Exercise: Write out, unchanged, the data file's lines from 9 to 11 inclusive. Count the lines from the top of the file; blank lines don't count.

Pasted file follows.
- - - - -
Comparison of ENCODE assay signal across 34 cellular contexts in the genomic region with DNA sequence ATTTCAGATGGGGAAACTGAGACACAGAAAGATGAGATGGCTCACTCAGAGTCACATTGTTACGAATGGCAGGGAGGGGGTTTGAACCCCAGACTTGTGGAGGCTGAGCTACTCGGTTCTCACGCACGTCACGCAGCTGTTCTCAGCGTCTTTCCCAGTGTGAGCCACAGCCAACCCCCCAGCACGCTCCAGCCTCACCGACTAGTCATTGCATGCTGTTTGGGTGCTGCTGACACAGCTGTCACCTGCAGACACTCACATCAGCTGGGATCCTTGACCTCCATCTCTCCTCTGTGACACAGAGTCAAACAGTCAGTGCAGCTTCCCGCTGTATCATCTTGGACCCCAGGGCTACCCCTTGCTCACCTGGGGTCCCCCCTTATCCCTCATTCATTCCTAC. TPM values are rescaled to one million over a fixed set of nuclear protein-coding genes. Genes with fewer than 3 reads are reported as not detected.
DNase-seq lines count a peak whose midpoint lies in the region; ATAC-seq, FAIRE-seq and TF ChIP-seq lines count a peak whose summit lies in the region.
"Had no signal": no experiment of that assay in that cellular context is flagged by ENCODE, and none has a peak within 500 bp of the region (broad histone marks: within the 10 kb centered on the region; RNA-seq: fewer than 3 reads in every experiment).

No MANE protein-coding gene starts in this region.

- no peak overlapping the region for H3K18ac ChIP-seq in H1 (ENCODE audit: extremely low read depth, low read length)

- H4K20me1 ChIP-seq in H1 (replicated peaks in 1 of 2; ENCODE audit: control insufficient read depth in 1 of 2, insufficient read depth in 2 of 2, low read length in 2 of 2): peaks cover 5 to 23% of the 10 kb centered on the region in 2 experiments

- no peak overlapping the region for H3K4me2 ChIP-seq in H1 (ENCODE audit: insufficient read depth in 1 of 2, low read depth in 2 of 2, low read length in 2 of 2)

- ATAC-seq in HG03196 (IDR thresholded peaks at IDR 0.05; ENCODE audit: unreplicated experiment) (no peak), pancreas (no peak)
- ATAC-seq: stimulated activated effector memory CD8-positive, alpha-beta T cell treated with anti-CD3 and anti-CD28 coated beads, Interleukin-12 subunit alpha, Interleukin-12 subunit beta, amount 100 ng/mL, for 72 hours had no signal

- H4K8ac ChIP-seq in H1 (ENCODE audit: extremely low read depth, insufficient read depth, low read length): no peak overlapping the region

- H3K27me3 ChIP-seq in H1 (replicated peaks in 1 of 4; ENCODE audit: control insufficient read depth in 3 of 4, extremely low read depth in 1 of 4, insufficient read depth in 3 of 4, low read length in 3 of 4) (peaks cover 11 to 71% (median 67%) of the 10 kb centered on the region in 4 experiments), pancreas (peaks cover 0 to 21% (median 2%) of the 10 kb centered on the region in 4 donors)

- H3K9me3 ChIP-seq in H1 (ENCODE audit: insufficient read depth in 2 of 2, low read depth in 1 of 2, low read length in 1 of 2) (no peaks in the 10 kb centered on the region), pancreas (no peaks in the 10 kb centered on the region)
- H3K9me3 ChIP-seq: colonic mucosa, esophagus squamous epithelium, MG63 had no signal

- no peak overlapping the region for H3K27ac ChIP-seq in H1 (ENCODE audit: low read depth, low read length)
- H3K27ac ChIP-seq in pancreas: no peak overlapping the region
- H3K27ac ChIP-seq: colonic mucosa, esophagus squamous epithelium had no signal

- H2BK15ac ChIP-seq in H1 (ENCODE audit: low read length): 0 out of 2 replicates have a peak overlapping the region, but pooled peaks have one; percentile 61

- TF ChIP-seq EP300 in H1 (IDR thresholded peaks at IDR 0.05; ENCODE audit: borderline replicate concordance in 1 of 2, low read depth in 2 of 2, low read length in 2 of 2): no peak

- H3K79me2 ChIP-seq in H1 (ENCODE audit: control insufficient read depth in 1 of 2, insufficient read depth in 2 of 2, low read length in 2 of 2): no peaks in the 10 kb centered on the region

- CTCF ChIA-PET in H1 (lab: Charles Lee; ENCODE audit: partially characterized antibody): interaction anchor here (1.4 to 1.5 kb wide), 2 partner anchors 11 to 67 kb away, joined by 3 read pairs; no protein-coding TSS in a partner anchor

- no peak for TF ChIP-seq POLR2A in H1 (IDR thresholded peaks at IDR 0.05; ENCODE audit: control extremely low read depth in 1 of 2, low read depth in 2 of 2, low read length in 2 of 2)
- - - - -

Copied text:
- ATAC-seq: stimulated activated effector memory CD8-positive, alpha-beta T cell treated with anti-CD3 and anti-CD28 coated beads, Interleukin-12 subunit alpha, Interleukin-12 subunit beta, amount 100 ng/mL, for 72 hours had no signal

- H4K8ac ChIP-seq in H1 (ENCODE audit: extremely low read depth, insufficient read depth, low read length): no peak overlapping the region

- H3K27me3 ChIP-seq in H1 (replicated peaks in 1 of 4; ENCODE audit: control insufficient read depth in 3 of 4, extremely low read depth in 1 of 4, insufficient read depth in 3 of 4, low read length in 3 of 4) (peaks cover 11 to 71% (median 67%) of the 10 kb centered on the region in 4 experiments), pancreas (peaks cover 0 to 21% (median 2%) of the 10 kb centered on the region in 4 donors)